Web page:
Avocado oil – This is the cooking oil I now use most frequently. Avocado oil is a healthy fat with a neutral flavor and high smoke point. I like Primal Kitchen, Chosen Foods and Ciuti. (Side note: do NOT use La Tourangelle as it does not behave like the previous brands. It has a very strong flavor and very low smoke point.)
Chosen Foods also has an excellent Avocado Oil Spray that I now use whenever I need a cooking or baking spray. Unlike other Paleo-friendly-ish sprays (like coconut oil or olive oil), it actually has a high enough smoke point that it won’t brown your baked goods faster than you want them to. Plus it has no added chemicals – it’s literally just avocado oil in a spray bottle.
Coconut oil – Like avocado oil, coconut oil has a high smoke point and an almost neutral flavor (almost!). It also makes for a good butter substitute in baked goods, although sometimes it can affect the results, like cookies spreading at a different rate.
Unrefined coconut oil is less processed, but has a slightly stronger coconut flavor and slightly lower smoke point. Refined coconut oil is more processed, but has a more neutral flavor and higher smoke point. I like Nutiva and 365 Everyday Value.
Ghee – Ghee is similar to (if not identical, depending on the brand) clarified butter, which is the result when the dairy solids are removed from butter. So it’s dairy free, has a high smoke point and a rich, buttery flavor. You can usually substitute it 1:1 with butter in cooking and baking, although there might be a slight difference in your baked goods, such as cookies spreading at a different rate. I like Organic Valley and 4th and Heart.
Extra Virgin Olive Oil – Extra virgin olive oil is particularly useful for things like for dressings, vinaigrettes and dips. Or just drizzle it over cooked steaks, fish, vegetables or, yes, vanilla or chocolate ice cream (seriously! If you have good ice cream and good olive oil, it’s great! Kick it up with a small pinch of flaky sea salt). It’s flavor should be somewhat fruity, grassy and/or peppery.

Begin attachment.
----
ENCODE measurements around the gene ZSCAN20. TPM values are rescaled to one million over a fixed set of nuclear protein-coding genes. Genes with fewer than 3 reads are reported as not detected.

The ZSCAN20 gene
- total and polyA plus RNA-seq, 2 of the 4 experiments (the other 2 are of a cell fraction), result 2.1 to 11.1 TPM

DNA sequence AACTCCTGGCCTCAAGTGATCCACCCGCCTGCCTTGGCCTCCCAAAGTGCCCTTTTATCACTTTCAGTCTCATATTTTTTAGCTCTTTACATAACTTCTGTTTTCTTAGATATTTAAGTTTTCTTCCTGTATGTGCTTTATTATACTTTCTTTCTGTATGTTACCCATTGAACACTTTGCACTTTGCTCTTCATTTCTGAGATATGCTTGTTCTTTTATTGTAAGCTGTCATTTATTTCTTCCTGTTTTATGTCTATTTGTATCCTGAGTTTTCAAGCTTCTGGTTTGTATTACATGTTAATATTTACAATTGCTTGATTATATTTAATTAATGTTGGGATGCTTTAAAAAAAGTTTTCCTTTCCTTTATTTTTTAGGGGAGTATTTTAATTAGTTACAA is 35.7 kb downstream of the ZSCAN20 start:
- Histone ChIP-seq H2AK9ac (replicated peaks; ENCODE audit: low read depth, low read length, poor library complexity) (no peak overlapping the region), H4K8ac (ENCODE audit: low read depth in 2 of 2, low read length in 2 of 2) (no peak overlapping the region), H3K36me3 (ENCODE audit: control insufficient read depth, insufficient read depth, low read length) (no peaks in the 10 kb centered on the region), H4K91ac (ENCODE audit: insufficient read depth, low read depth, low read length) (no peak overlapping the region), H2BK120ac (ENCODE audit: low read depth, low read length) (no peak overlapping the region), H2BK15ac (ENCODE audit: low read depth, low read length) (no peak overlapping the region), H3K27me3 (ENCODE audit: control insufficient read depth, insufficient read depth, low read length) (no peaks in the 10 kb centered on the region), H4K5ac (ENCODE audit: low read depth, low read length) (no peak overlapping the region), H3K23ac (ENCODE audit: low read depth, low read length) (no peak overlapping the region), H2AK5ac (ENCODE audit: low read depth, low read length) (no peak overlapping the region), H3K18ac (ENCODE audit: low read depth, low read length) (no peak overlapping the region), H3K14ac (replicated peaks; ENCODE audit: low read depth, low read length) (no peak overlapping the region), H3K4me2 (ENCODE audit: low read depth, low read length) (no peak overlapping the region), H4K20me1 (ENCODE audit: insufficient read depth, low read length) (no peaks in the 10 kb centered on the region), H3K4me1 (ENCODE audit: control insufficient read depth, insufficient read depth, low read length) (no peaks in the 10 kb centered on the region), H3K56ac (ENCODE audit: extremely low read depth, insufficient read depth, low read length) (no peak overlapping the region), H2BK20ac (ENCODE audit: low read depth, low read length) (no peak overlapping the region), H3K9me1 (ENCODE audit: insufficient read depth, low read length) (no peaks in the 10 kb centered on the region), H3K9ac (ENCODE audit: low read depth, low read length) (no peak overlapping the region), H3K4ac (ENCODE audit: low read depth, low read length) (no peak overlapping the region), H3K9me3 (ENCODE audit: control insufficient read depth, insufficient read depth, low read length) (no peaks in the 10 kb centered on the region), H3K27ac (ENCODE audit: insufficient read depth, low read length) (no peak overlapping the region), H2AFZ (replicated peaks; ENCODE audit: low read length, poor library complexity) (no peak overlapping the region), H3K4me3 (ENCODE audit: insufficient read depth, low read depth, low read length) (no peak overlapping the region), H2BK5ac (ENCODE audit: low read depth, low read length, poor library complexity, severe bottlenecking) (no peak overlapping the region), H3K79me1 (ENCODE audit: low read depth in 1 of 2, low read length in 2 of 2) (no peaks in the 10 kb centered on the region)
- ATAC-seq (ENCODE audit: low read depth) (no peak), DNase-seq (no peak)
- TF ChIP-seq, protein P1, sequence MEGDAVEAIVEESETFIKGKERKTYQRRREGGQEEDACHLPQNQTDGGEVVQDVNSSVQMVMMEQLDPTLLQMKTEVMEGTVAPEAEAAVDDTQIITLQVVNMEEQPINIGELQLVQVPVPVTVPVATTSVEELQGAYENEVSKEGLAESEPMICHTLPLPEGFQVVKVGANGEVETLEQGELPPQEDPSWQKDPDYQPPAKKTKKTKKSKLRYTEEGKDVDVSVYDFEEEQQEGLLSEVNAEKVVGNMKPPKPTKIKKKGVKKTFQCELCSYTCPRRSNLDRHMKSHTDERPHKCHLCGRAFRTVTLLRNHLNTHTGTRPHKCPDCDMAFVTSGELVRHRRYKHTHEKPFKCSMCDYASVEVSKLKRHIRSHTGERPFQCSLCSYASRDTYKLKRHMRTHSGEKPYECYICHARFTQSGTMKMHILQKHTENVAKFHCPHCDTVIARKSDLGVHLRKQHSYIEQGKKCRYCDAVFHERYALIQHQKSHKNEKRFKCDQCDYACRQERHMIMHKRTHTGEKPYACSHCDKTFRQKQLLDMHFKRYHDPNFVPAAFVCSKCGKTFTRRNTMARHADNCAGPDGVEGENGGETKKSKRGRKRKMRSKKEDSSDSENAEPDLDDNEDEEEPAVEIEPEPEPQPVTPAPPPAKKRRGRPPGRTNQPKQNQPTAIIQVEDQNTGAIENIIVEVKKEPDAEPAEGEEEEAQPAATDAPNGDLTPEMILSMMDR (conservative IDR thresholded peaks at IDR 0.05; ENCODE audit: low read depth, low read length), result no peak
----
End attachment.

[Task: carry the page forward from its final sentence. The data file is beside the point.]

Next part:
Because it has a low smoke point, it’s not great for cooking, as the heat can oxidize the oil which is similar to it going rancid. Keep the bottle out of direct light and away from heat sources, as those can cause it to go rancid faster.
Also, did you know that some oils labeled “extra virgin” may not, in fact, be extra virgin? Due to lax regulations in other countries (and, for a long while, in the States), you may be paying extra virgin prices but getting olive oil that’s lower-quality, blended with lesser oils, or even rancid.
Palm Shortening – Palm shortening has a similar buttery texture to ghee but it much cheaper. It has a long shelf life and works great in baked goods.
Bacon fat – Yep, good ol’ bacon fat. When cooking good-quality bacon, I will pour the fat from the skillet (once it’s cooled a bit) through a piece of cheesecloth and fine strainer into a mason jar that I keep in the fridge. I don’t use it all the time but it can add a great, smoky, bacon-y flavor when cooking and baking.
No brand to recommend here as a) I don’t think high-quality bacon fat is sold anywhere, and b) I make my own.
Condiments & Sauces
Sunbutter – Since legumes are out when following the Paleo diet, so is peanut butter. I like almond butter just fine, but it often has a grainy texture and can get really expensive. So I use Sunbutter instead. It’s texture is almost identical to peanut butter and cheaper. Some varieties add unnecessary oils and sugar, so I opt for the No Sugar Added Sunbutter, where the only ingredient is roasted sunflower seeds.
Avocado oil mayonnaise – Yes, that is an awfully specific type of mayo, but that’s because it uses healthful avocado oil instead of the junky vegetable oils (canola, safflower, etc.) found in other types of mayo. Luckily, avocado oil has a neutral flavor so it’s perfect for mayo.